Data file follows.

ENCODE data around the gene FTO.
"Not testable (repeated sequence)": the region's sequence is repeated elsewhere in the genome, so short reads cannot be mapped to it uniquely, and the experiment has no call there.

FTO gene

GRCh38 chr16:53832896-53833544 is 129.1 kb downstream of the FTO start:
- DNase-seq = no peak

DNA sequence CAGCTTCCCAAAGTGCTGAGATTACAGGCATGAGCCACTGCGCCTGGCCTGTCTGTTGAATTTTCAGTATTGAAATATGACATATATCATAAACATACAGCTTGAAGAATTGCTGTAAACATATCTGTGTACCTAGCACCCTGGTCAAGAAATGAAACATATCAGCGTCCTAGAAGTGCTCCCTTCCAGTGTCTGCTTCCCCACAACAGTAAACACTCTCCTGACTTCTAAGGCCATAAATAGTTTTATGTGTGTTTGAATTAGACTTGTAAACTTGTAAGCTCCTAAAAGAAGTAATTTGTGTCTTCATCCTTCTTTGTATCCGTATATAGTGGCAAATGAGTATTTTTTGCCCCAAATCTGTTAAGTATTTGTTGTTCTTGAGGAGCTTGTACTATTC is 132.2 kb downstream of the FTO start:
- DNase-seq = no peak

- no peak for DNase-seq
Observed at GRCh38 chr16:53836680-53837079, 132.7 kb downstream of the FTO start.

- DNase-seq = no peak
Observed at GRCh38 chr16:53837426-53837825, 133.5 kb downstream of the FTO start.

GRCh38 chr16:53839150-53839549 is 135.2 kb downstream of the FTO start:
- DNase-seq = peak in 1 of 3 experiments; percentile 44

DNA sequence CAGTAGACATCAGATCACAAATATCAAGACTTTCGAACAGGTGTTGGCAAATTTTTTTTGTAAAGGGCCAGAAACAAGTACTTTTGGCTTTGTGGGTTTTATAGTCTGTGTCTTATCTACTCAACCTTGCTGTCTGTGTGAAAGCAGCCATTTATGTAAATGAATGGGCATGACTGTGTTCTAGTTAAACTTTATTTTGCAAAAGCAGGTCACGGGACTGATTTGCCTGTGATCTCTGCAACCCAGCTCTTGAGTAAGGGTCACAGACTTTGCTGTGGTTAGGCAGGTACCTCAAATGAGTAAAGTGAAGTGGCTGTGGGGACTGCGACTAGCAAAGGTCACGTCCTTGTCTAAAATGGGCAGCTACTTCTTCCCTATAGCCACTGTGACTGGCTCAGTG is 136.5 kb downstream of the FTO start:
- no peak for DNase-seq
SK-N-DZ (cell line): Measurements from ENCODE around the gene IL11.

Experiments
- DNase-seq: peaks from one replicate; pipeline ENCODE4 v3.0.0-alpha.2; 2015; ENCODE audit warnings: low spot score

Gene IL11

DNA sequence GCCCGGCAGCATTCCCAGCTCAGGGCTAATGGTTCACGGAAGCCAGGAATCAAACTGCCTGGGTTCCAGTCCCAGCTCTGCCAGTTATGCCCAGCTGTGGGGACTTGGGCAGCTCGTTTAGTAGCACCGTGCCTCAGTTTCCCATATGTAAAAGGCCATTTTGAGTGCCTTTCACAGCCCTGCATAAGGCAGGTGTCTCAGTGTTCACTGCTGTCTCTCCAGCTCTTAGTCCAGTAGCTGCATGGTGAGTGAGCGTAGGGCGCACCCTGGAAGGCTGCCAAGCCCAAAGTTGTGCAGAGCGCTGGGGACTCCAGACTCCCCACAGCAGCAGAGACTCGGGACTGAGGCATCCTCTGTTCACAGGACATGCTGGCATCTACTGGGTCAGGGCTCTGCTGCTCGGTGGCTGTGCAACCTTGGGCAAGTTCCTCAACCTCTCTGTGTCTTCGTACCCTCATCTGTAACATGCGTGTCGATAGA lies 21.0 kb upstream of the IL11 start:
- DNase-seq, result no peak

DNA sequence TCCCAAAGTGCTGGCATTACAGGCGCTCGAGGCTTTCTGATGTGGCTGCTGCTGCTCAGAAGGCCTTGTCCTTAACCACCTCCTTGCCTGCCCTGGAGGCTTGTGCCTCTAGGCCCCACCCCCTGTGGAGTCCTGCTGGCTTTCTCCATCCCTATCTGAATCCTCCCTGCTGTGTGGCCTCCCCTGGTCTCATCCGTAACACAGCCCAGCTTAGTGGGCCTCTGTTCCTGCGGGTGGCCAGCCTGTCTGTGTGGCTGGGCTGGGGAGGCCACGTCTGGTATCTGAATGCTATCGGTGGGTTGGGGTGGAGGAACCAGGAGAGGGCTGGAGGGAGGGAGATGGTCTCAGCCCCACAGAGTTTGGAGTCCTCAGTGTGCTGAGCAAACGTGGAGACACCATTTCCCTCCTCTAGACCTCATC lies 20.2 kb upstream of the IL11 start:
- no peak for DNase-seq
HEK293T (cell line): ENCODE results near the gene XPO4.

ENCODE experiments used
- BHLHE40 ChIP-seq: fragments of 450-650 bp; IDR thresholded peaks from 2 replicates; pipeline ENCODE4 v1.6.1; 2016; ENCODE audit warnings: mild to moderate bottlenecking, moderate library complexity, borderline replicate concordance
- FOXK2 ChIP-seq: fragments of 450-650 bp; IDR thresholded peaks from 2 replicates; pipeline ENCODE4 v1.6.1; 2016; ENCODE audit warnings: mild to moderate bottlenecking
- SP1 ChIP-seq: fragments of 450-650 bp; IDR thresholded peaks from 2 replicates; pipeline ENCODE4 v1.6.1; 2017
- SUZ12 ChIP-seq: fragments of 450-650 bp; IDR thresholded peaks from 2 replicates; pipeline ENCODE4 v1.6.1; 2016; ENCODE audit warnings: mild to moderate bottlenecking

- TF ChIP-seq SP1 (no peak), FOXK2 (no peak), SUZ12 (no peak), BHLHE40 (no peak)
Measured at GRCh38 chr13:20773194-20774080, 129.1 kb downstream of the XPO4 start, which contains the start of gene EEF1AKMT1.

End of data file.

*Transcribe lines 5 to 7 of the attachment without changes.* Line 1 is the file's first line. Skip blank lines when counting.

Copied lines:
- DNase-seq = no peak

DNA sequence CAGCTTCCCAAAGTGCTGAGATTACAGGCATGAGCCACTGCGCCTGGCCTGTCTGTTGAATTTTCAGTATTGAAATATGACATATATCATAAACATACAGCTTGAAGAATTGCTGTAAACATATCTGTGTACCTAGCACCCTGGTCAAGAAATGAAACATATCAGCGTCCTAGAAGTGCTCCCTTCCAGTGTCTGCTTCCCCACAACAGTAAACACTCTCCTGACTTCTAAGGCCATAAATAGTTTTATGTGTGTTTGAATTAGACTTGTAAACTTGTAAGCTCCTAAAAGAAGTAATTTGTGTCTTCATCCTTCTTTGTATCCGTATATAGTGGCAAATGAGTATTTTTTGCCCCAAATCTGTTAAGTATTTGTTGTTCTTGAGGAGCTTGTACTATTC is 132.2 kb downstream of the FTO start:
- DNase-seq = no peak